Saturday, 30 July 2011

Spektrum DX3S

One of my initial purchases along with my new model is some new radio gear.

Although most models these days come in an RTR state with a radio and receiver included i felt it would be worth experimenting with an aftermarket item and compare and contrast to what comes boxed.

Last time round all my models were always in kit form (which i prefer, but that's for another time) and the radio gear was never included. This gave way of course to the end user having a wealth of options for the user to select for their requirements and abilities.

Now, i saw some nice equipment out there but decided not to bust the budget too quickly and go for something with enough tricks and features to do the job, but also allow me to get my teeth properly into 2.4GHz DSM line of things… after all my last experiences were still on crystals and AM radios!

As a result the Spektrum DX3S came up as a recommended item and was well within the money constraints i wanted to stick too, of course it comes with a wealth of features and functions and interestingly a built in telemetry system. Something I've never had, and only in the past had i seen ludicrously expensive systems and normally not designated for land R/C models. It will be interesting to see how accurate and useful this system is.

Unfortunately this will be a half and half review, ill say what i can here as unfortunately i am still waiting on the model that this is designated for to arrive!

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Thoughts so far

The radio itself seems reasonable and well assembled although the plastics feel a bit thin in places and there are some very small areas of manufacturing mismatch on the overall casing.
The antenna is a solid item with a dual pivot, so should be no big deal on reception.
The steering wheel is excellent, with a nice motion and a tactile foam surface. The trigger is also positioned well with accordance to the grip and easy to work across the whole sweep between acceleration and braking.
The  trim and aux switches are adequate, but do feel a bit “unfinished” in the fact that they are just small black stubs of plastic with quite harsh edges.
On the top of the unit is the large LCD display, this of course shows radio information such as trim and battery life, and will of course show the telemetry information once its rigged up and running. Although i will get back to this in greater detail once it is.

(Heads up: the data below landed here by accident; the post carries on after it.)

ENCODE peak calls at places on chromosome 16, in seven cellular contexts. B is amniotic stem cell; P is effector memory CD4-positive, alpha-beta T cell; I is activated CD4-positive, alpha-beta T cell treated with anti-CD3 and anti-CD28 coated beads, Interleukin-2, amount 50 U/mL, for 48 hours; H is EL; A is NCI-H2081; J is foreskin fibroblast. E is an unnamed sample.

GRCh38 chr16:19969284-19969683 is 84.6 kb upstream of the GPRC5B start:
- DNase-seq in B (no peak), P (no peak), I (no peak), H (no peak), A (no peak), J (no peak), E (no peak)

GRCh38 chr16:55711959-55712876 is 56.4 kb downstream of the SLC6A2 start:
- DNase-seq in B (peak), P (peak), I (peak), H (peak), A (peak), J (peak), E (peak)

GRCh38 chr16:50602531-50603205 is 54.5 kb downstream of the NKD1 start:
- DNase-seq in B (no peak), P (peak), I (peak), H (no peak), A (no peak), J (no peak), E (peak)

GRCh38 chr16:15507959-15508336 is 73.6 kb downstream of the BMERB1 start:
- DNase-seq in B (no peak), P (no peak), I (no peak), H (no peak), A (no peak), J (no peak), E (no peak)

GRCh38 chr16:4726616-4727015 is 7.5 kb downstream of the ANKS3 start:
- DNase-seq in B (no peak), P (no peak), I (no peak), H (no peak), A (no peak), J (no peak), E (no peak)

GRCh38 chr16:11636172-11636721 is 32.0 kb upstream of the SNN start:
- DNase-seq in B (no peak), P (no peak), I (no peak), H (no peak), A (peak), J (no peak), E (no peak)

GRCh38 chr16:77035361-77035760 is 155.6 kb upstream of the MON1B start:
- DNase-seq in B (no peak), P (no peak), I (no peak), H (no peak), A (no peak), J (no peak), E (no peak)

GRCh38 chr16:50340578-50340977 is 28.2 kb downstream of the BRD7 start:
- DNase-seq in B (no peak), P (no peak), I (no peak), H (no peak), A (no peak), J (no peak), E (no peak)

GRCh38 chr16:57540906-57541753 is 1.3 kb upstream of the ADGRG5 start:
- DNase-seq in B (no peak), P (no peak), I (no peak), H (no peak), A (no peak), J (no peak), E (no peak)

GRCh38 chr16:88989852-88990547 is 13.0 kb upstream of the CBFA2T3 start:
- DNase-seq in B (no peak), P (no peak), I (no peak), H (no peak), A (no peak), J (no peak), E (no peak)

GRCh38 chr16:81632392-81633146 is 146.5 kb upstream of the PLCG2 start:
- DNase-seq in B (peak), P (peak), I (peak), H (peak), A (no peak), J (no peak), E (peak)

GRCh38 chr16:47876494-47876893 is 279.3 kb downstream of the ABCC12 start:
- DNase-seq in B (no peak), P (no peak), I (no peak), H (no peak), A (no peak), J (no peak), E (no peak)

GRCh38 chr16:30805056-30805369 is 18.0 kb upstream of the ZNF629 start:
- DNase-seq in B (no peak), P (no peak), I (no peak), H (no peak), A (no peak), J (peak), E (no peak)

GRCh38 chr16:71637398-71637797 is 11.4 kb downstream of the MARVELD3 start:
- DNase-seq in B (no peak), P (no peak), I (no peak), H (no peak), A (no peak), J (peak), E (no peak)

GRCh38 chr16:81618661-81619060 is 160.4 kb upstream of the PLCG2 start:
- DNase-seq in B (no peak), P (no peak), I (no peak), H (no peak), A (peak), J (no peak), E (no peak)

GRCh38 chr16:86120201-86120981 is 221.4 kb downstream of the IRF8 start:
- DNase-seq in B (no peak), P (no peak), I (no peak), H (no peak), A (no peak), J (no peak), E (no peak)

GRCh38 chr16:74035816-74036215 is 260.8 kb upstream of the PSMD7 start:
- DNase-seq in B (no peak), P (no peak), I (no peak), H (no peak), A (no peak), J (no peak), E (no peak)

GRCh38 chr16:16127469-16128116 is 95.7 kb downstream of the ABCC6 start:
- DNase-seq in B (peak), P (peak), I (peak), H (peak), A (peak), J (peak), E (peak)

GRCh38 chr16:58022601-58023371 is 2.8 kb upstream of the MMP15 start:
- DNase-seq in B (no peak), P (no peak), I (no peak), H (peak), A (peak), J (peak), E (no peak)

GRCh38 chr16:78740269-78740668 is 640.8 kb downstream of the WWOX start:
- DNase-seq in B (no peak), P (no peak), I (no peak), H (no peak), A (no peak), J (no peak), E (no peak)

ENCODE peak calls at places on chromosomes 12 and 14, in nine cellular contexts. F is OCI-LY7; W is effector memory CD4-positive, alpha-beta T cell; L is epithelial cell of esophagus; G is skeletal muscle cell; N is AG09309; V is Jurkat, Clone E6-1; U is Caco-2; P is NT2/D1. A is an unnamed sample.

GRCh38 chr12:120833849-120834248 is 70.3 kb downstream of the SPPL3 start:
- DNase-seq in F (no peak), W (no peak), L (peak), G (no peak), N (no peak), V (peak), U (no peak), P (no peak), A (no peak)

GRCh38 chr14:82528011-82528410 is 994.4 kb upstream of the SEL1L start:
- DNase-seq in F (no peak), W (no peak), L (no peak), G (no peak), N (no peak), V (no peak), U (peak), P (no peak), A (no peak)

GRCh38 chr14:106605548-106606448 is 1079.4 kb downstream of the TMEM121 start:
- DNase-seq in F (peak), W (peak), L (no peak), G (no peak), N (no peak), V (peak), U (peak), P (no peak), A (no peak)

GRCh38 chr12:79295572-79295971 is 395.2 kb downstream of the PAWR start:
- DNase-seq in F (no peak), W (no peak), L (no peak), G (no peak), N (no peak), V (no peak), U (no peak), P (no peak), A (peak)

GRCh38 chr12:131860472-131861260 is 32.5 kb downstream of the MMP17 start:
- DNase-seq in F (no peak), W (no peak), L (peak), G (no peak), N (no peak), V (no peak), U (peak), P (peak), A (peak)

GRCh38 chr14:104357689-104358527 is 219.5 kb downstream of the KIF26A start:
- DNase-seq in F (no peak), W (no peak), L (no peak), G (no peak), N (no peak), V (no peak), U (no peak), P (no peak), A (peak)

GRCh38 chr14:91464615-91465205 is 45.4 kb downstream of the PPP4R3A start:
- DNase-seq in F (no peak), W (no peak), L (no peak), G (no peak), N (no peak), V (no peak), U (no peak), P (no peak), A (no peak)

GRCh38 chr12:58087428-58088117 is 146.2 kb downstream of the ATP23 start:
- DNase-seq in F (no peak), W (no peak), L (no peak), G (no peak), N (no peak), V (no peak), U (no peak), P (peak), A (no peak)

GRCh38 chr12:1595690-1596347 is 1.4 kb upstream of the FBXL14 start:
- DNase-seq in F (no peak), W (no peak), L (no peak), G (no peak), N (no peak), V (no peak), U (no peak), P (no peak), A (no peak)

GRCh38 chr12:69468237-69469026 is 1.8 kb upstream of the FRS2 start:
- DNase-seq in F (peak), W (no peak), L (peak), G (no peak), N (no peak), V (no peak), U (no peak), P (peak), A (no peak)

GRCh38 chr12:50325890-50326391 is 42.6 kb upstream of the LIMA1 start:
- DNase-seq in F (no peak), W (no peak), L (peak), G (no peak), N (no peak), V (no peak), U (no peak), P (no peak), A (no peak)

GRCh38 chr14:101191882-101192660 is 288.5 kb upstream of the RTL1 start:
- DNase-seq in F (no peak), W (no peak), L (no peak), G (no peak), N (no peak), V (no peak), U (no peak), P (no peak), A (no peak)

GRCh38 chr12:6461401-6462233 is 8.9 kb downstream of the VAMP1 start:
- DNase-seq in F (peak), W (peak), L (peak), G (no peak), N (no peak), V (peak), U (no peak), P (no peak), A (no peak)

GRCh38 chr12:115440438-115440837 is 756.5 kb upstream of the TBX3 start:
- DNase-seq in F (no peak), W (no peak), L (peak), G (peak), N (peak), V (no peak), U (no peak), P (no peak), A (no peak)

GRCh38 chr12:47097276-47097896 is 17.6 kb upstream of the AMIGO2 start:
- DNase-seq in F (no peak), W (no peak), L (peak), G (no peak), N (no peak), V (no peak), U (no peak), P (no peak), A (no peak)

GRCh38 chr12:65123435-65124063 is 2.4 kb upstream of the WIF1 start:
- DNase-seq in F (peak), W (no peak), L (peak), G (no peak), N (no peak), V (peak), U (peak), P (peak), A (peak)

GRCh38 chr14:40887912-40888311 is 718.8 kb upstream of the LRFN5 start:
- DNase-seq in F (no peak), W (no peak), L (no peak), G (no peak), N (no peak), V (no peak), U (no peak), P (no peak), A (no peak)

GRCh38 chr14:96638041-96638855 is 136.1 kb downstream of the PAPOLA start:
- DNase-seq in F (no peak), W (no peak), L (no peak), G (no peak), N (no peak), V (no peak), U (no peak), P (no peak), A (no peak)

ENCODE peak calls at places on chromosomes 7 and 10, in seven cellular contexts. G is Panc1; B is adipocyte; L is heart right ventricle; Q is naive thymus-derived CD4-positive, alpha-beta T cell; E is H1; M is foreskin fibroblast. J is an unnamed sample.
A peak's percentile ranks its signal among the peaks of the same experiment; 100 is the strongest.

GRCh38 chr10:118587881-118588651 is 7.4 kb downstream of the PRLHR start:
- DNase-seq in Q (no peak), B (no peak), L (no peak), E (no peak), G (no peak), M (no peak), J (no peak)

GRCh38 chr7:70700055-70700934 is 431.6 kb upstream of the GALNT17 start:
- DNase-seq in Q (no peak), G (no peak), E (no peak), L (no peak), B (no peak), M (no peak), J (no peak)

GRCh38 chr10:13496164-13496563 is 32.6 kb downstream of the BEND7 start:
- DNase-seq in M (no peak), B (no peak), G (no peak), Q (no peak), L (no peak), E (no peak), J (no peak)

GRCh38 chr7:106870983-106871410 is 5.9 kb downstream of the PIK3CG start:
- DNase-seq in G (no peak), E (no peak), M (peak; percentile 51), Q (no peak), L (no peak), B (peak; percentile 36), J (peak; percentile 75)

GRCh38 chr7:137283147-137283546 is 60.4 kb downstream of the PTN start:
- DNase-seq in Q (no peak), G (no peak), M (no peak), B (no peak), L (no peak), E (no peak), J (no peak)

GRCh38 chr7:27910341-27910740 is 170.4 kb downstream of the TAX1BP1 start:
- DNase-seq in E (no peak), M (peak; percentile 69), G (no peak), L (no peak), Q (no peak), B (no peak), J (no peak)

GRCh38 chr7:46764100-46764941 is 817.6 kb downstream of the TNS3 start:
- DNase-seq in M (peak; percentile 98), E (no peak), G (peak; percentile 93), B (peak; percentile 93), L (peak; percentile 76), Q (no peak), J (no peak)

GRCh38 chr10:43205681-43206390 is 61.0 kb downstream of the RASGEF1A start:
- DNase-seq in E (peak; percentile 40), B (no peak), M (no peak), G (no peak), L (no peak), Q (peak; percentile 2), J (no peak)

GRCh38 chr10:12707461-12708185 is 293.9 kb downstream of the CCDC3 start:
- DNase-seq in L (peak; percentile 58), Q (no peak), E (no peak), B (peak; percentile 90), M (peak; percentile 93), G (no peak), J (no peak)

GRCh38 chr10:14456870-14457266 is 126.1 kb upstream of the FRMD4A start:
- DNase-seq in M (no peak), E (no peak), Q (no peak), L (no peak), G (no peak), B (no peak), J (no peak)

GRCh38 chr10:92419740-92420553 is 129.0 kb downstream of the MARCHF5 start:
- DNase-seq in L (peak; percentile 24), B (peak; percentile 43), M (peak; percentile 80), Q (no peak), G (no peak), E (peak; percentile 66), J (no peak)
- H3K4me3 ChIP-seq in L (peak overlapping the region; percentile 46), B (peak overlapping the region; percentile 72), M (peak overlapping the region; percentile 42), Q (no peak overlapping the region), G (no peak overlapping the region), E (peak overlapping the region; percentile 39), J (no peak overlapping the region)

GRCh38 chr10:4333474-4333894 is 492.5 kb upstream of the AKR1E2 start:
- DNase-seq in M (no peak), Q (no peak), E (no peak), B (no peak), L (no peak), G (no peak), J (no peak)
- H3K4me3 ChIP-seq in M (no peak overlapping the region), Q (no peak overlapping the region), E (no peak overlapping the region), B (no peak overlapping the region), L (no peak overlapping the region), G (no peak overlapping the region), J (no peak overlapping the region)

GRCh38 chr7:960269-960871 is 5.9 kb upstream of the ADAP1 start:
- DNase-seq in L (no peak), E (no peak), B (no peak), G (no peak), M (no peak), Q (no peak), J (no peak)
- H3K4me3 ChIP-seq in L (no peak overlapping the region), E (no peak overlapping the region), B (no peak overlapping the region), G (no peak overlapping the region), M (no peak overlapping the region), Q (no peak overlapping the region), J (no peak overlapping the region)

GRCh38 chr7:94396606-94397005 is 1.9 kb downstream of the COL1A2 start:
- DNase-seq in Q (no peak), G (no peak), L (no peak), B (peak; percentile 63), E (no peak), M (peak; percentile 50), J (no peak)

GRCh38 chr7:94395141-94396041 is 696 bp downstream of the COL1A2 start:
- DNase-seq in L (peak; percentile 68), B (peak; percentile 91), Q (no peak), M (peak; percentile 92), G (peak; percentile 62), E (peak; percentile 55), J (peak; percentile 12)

The screen is controlled with a click and roll wheel located on the left hand side, playing around with the radio powered up, this provides a nice quick way of working through the menus and adjusting settings.

The radio is bundled with 2 receivers, one is the SR3300T which has the telemetry ports and a normal SR300 is also included. I'm not 100% sure why Spektrum provide the two? But i would expect at least, the second one can be used in another model. Not that I'm complaining about that!

Also bundled are the telemetry sensors and mounting equipment for the RPM, the bind key, a 4x AA battery box for the receiver and 4 battery's (although ill use a hump pack) and 2 additional grips.
The grips are of varying thickness simply labelled small, medium and large and you simply pull the grip away from the handle and then attach another should you wish to alter.
Personally i find the large grip is best as it provides a reasonable amount of cushioning as well as being adequate for the size of my hand. The small grip is almost just a rubber pad, with the medium, as expected, being somewhere in between.

A sticker sheet and instruction manual are also there.

I'm happy with what i have seen so far with the DX3S and cant wait to get it setup and test it out. Hopefully wont be waiting too much longer for the Savage X to arrive.

Welcome to R-Garage

R-Garage is a blog where i record my trials and tribulations regarding my R/C hobby.

A short note about me… I have been into modelling every since being very young, ranging from everything and including the likes of Lego, Mechano and Airfix and eventually moving onto the R/C world.

I started my initial years of R/C with the good old Tamiya TL01 chassis which i spent many an hour crashing into the sideboards and road kerbs in an attempt to learn the art of R/C control. With suitable experience under my belt (and many repairs later) i moved upwards and invested in better equipment. At the time this was an HPI RS4 Rally chassis, which was without doubt superb, and i wish i had never eventually sold it as they are now no longer produced and like hens teeth!

However at the time of sale i was concentrating on other things, mainly getting my working life and career off the ground, and i had discovered i was now allowed to own and operate a vehicle on Britain's roads, so my attention was diverted for a few years and my R/C time was cut severely short.

These days i am a bit older, works going well and i have a new house with plenty of space to work and plenty of areas to go and play. So its with this i decided to revive my fondness for the R/C world.

Now i am no professional or racer, more of a hobbyist and a basher at best, and i enjoy fixing and working on models as much as i like to operate them, as well as just admire them sometimes. So i now have a list of things i want to purchase and basically get back into the game.

I decided my first stepping stone should be something rugged and off road capable, and with my love for HPI still strong, i have selected the Savage X 4.6 Big Block to get me off to a start.

As well as a bunch of spares and a few tuning items, the truck (at the time of posting) is soon to be delivered, and i hope to post my experiences of the near present and future development.

I hope you enjoy reading my blog and welcome you to comment or pass on any interesting information.

 

10Bob